Forget weeks ... we're just four days from the kick off of the Obamacare state-run health exchanges.
Anticipation on both sides of the aisle is building as those who've been denied health care coverage in the past because of pre-existing conditions can't wait to sign up, while young adults who've largely gone uninsured and have a feeling of invincibility aren't looking forward to being coerced into buying health insurance.
Over the past few days we've also received a very crucial piece of long-awaited information: the average price of a silver-tier plan under the Patient Protection and Affordable Care Act, aka Obamacare. Coming in at $328, this figure proved lower than the Congressional Budget Office's initial projection, but also may turn out higher than some people had expected to pay. The difference really depends on your ease of access to health care and your age.
In other words, we have controversy -- and yesterday the Department of Health and Human Services gave each side an even greater reason to be divided over this bill.
According to the HHS, small businesses of 50 employees or less won't be able to enroll workers in private insurance on federally run exchanges until Nov. 1 due to technical problems; that is a full month later than the original start date. Perhaps even more concerning, HHS also noted that Spanish-language health insurance enrollments wouldn't start on time, either, and is targeting an Oct. 21-Oct. 28 start date. Both small businesses and Spanish-speaking citizens can still enroll by speaking with an Obamacare navigator (an enrollment specialist trained to assist enrollees) or filling out a paper application, they just can't do it online and compare plans side-by-side for a few more weeks.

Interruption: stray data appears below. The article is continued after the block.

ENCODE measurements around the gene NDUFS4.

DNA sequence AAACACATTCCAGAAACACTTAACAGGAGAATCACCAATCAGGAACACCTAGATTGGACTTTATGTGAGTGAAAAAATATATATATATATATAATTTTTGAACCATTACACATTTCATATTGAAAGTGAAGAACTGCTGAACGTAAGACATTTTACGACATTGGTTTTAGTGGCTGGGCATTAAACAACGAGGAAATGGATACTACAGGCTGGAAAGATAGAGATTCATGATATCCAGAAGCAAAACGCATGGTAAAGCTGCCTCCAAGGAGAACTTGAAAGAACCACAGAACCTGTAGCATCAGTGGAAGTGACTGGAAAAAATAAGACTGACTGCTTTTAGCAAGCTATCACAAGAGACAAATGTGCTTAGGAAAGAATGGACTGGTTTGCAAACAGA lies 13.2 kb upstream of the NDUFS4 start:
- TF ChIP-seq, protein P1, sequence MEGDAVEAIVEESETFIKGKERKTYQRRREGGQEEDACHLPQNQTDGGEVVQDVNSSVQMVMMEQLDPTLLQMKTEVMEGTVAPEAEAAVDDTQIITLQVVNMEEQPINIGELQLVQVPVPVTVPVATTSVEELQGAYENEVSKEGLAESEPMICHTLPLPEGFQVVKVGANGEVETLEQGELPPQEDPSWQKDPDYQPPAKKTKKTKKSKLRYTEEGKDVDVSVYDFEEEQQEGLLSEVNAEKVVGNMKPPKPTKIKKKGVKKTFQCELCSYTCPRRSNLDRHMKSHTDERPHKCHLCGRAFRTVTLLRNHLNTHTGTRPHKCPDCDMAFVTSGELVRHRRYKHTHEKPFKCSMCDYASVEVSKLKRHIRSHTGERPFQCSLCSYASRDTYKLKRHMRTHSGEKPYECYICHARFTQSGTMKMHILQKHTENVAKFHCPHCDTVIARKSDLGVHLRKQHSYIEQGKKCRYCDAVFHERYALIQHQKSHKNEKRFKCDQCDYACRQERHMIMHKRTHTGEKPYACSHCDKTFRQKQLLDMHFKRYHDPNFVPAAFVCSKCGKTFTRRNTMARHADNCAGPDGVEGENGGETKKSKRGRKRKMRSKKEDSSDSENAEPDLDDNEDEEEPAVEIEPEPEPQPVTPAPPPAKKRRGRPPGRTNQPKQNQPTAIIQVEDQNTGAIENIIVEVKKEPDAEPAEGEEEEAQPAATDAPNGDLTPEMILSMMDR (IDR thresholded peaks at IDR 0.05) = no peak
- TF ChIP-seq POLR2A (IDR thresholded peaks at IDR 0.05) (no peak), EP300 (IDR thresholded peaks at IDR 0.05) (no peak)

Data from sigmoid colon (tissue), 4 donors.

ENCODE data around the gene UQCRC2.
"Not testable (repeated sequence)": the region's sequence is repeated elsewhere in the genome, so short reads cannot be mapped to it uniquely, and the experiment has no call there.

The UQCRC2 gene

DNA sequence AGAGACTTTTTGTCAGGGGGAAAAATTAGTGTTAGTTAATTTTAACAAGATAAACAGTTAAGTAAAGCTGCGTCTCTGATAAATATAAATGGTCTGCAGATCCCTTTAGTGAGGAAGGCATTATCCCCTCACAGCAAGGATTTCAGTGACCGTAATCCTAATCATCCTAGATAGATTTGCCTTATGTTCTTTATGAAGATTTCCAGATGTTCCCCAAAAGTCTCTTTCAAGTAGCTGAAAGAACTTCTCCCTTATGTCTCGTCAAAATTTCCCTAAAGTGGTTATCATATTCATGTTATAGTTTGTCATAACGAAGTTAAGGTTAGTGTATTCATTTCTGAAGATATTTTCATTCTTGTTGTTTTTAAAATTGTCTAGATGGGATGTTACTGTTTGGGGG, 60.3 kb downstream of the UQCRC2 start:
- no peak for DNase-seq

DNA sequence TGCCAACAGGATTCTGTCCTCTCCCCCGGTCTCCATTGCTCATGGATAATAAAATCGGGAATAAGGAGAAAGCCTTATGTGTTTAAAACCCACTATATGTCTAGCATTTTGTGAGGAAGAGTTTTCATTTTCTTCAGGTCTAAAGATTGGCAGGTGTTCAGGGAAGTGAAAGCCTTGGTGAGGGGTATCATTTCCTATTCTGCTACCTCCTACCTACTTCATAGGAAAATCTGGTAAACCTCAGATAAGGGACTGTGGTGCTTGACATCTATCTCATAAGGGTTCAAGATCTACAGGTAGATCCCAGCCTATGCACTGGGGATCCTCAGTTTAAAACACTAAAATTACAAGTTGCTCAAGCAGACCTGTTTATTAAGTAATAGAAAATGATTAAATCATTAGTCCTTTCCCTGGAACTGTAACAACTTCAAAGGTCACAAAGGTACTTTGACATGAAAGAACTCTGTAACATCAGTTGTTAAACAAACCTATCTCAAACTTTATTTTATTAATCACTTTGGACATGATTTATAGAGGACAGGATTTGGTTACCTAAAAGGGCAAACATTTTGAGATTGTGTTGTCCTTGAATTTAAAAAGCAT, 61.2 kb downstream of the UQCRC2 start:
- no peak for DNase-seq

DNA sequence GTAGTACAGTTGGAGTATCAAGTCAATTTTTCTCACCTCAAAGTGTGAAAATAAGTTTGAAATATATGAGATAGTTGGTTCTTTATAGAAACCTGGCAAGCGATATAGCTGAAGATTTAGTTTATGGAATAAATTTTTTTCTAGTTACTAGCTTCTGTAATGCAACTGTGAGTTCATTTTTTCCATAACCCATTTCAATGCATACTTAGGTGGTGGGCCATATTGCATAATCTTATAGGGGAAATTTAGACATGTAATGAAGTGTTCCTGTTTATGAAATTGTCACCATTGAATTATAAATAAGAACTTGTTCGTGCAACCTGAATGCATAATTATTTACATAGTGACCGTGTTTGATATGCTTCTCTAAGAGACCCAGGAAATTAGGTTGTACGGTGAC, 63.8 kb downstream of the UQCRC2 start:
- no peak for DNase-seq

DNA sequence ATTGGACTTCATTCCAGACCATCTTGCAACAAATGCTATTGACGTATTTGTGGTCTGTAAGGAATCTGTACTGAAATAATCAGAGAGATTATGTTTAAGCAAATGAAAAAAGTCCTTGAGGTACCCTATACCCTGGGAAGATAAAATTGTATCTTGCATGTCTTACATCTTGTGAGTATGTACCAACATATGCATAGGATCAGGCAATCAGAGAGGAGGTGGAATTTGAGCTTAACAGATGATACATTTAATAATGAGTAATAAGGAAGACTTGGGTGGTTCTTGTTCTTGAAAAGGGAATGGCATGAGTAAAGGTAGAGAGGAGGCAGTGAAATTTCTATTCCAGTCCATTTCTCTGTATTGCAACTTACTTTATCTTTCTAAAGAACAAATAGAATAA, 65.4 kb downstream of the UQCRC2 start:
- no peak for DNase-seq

These delays, on top of the employer mandate delay -- the portion of the PPACA that requires employers with more than 50 full-time employees to provide health insurance to those employees or face penalties of $2,000-$3,000 per employee -- in July are only escalating fears that the technical and educational aspects of this law aren't ready to go into place. But, if you can look past all of the sensationalist headlines and deluge of Obamacare articles, I can cue you in on what you really need to know as a potential enrollee and as an investor.
Are these technical delays a serious problem?
The answer is yes and no.
Obviously big delays, such as pushing the employer mandate back a full year from its original start date, aren't going to inspire confidence in the public. This pushback has given large businesses more time to comply with the employer portion of the law, but the majority of stories we've been privy to are merely those of cut hours and reduced staffing -- not exactly what the law was intended to do.
However, if you look back at the most recent health reform overhaul, the implementation of Medicare Part D under former President George W. Bush, it was a jumbled mess that was put together at the last second and had quite a few technical glitches as well. Glitches are pretty much unavoidable from the get-go of any government overhaul so we shouldn't be too surprised to see some delays popping up. As long as they're confined to a three-to-six week period I wouldn't be too concerned.